Friday, August 8, 2008

Metamorphosis and Migration

Flashback to our early days of child rearing: Collect a few milkweed caterpillars, the familiar larvae of the monarch butterfly…Keep them well supplied for a week or more with fresh milkweed leaves in a jar…Place a stick in the jar…Watch the caterpillars select a location to transform into a chrysalis…Wait patiently…And, voila! An adult monarch butterfly appears…Bid the insect Bon voyage! I would not have believed this activity had made such an impact on our children. I was wrong.

This summer, our adult son collected numerous milkweed caterpillars in Iowa. He tapped the youthful enthusiasm of his student athletes in the project to care for them while he traveled. The result? Success! One later email attached a photograph entitled “New Baby.” The baby was an adult monarch preparing to leave its adopted home. It was dutifully released, likely to produce another generation of monarchs before summer ended. Perhaps it even traveled to eastern Illinois where our daughter and her children collected several tiny caterpillars and watched each eventually become a chrysalis. We now await more “new babies.”

Even my wife and I have become immersed in this youth renewal activity. Three healthy monarch caterpillars greedily devoured leaf after leaf in my office. Then they energetically scouted their jar environment in order to locate an ideal spot to produce stage three in their metamorphosis--emerald green, delicately formed, exquisitely gold-bejeweled masterpieces. Upon release after emerging, this generation of monarchs will make their long journey of several thousand miles to special locations in southern California or Mexico. They will return to those traditional wintering spots by using a guidance system known only to them and to their Maker, as though the four stage process of metamorphosis had not already rewarded us with enough wonderment.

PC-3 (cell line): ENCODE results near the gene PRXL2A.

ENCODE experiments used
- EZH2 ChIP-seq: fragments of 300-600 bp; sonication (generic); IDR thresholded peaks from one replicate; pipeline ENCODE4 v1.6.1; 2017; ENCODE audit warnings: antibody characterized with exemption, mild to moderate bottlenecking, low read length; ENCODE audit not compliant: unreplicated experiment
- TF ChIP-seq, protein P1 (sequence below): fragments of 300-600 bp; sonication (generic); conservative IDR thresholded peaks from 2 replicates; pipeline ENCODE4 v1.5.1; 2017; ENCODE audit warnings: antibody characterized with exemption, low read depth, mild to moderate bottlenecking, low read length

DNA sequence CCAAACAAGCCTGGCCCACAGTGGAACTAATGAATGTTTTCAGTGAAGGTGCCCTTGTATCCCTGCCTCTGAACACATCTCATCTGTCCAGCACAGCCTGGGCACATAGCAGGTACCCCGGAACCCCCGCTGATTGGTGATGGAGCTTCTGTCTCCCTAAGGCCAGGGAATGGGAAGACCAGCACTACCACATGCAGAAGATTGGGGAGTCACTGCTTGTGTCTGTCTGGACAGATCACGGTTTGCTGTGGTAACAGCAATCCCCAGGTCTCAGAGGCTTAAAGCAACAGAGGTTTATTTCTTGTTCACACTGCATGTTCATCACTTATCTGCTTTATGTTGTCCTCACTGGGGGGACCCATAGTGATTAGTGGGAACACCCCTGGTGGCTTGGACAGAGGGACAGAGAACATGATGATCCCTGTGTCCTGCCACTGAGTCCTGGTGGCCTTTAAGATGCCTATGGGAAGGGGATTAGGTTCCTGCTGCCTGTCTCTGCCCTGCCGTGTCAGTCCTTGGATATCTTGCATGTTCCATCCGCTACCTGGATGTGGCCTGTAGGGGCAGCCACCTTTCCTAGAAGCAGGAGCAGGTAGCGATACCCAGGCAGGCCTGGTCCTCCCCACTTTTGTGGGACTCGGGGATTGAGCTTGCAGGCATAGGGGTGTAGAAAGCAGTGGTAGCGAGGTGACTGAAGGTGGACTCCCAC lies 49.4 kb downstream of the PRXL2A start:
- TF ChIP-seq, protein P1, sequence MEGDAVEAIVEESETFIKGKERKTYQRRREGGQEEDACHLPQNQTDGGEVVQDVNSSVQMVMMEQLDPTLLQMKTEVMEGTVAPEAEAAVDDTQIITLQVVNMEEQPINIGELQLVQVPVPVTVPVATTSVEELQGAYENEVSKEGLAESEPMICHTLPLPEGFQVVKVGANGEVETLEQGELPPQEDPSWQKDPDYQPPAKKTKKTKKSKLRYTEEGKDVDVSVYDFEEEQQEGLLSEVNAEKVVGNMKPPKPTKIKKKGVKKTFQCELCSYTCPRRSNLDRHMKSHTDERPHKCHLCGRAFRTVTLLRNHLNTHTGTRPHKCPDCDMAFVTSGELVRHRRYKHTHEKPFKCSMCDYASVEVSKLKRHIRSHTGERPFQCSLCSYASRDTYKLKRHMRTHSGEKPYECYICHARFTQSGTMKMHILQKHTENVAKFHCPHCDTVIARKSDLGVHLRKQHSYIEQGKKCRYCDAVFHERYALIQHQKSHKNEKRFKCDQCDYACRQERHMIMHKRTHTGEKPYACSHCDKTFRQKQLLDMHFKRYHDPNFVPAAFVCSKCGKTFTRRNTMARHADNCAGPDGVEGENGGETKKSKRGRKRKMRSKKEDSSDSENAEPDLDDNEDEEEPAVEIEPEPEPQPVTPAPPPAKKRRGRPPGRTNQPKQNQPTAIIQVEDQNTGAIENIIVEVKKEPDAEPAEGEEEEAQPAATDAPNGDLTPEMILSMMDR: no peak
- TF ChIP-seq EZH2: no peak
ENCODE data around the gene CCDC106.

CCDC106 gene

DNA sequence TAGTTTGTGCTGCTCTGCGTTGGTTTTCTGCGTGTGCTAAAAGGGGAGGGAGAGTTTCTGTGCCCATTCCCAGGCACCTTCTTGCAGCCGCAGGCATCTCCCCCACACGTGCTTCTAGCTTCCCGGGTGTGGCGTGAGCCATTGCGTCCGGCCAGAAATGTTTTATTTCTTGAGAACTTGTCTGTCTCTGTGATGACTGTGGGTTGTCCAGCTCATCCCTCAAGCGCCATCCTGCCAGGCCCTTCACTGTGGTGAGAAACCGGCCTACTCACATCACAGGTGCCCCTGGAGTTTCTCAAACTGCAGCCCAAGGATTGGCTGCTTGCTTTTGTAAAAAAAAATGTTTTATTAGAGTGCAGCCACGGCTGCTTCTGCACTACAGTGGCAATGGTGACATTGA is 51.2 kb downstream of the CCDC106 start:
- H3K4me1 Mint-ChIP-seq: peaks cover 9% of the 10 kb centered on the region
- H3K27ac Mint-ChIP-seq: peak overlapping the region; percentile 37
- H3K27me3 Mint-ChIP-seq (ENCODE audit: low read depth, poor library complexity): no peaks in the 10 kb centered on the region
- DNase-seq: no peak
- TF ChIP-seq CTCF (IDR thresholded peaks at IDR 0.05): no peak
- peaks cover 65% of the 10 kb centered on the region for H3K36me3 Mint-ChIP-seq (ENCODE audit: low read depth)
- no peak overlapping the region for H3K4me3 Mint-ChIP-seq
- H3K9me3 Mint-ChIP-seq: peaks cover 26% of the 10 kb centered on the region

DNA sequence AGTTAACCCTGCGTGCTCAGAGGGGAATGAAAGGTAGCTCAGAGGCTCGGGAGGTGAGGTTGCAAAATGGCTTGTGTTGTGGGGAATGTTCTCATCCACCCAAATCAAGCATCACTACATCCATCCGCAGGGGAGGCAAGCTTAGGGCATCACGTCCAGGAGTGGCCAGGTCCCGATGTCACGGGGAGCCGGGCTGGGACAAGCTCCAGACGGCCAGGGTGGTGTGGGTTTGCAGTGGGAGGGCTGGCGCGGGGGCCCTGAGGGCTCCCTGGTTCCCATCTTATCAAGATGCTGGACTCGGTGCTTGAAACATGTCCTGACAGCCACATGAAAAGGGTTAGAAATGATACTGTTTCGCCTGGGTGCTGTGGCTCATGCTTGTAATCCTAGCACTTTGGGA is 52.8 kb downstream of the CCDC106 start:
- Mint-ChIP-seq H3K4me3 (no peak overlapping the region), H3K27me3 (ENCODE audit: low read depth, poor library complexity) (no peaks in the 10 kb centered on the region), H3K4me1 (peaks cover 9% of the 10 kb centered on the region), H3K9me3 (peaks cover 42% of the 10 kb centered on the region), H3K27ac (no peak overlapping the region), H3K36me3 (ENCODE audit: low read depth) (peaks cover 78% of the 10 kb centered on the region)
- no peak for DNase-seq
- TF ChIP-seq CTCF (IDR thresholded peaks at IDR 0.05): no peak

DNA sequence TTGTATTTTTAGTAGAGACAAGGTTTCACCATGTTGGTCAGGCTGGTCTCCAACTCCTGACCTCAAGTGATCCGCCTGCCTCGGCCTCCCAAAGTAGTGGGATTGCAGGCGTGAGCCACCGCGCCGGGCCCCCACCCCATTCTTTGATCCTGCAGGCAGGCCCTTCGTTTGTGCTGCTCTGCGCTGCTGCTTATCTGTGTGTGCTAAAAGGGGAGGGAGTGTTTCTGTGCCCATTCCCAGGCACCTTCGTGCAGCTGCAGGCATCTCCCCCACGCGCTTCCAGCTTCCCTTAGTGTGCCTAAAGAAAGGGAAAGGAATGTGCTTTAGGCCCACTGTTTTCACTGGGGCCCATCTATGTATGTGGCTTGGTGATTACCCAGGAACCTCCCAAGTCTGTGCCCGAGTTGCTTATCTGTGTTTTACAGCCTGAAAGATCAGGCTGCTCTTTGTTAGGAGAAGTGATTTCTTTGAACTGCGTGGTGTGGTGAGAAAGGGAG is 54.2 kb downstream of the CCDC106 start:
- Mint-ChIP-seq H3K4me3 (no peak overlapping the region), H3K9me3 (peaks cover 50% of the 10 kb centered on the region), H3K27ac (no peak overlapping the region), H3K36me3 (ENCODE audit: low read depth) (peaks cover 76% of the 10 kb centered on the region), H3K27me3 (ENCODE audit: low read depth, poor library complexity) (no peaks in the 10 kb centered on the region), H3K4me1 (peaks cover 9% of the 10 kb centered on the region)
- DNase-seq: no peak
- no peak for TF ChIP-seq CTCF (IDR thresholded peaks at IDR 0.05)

Historically, scientists have wrestled with terms like vitalism and élan vital--the “something special” that living things, including monarch butterflies, possess. Researchers often address these unique abilities on a reductionist level, attempting to explain the behaviors by pinpointing an identifiable physical process. Such research should continue. But we may also ponder whether mysterious behaviors in animals, or even the unique qualities of consciousness in humans, are special gifts bestowed by the Creator, known fully only to Him.